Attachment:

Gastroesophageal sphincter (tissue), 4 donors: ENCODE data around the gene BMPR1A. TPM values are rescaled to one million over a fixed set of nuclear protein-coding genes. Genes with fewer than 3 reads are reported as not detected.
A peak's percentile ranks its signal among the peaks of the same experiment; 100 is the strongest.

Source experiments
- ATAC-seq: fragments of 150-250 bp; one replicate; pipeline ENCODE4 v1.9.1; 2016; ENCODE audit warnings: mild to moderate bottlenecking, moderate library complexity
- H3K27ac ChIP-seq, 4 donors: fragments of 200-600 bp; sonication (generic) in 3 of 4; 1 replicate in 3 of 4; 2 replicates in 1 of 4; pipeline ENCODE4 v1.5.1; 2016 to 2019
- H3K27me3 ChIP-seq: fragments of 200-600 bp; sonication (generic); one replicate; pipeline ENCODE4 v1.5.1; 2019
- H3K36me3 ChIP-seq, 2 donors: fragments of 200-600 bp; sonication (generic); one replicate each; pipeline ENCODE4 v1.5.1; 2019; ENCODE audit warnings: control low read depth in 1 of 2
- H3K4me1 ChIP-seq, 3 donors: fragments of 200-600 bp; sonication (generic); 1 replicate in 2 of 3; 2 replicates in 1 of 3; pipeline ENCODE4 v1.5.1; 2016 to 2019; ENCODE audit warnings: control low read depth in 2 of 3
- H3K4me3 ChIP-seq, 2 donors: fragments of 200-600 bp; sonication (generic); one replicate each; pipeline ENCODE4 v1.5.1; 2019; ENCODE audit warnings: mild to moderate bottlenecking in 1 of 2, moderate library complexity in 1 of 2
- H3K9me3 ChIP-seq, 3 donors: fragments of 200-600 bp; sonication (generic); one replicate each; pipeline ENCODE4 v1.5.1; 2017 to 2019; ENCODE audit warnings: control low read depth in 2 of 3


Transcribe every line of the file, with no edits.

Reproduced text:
Gastroesophageal sphincter (tissue), 4 donors: ENCODE data around the gene BMPR1A. TPM values are rescaled to one million over a fixed set of nuclear protein-coding genes. Genes with fewer than 3 reads are reported as not detected.
A peak's percentile ranks its signal among the peaks of the same experiment; 100 is the strongest.

Source experiments
- ATAC-seq: fragments of 150-250 bp; one replicate; pipeline ENCODE4 v1.9.1; 2016; ENCODE audit warnings: mild to moderate bottlenecking, moderate library complexity
- H3K27ac ChIP-seq, 4 donors: fragments of 200-600 bp; sonication (generic) in 3 of 4; 1 replicate in 3 of 4; 2 replicates in 1 of 4; pipeline ENCODE4 v1.5.1; 2016 to 2019
- H3K27me3 ChIP-seq: fragments of 200-600 bp; sonication (generic); one replicate; pipeline ENCODE4 v1.5.1; 2019
- H3K36me3 ChIP-seq, 2 donors: fragments of 200-600 bp; sonication (generic); one replicate each; pipeline ENCODE4 v1.5.1; 2019; ENCODE audit warnings: control low read depth in 1 of 2
- H3K4me1 ChIP-seq, 3 donors: fragments of 200-600 bp; sonication (generic); 1 replicate in 2 of 3; 2 replicates in 1 of 3; pipeline ENCODE4 v1.5.1; 2016 to 2019; ENCODE audit warnings: control low read depth in 2 of 3
- H3K4me3 ChIP-seq, 2 donors: fragments of 200-600 bp; sonication (generic); one replicate each; pipeline ENCODE4 v1.5.1; 2019; ENCODE audit warnings: mild to moderate bottlenecking in 1 of 2, moderate library complexity in 1 of 2
- H3K9me3 ChIP-seq, 3 donors: fragments of 200-600 bp; sonication (generic); one replicate each; pipeline ENCODE4 v1.5.1; 2017 to 2019; ENCODE audit warnings: control low read depth in 2 of 3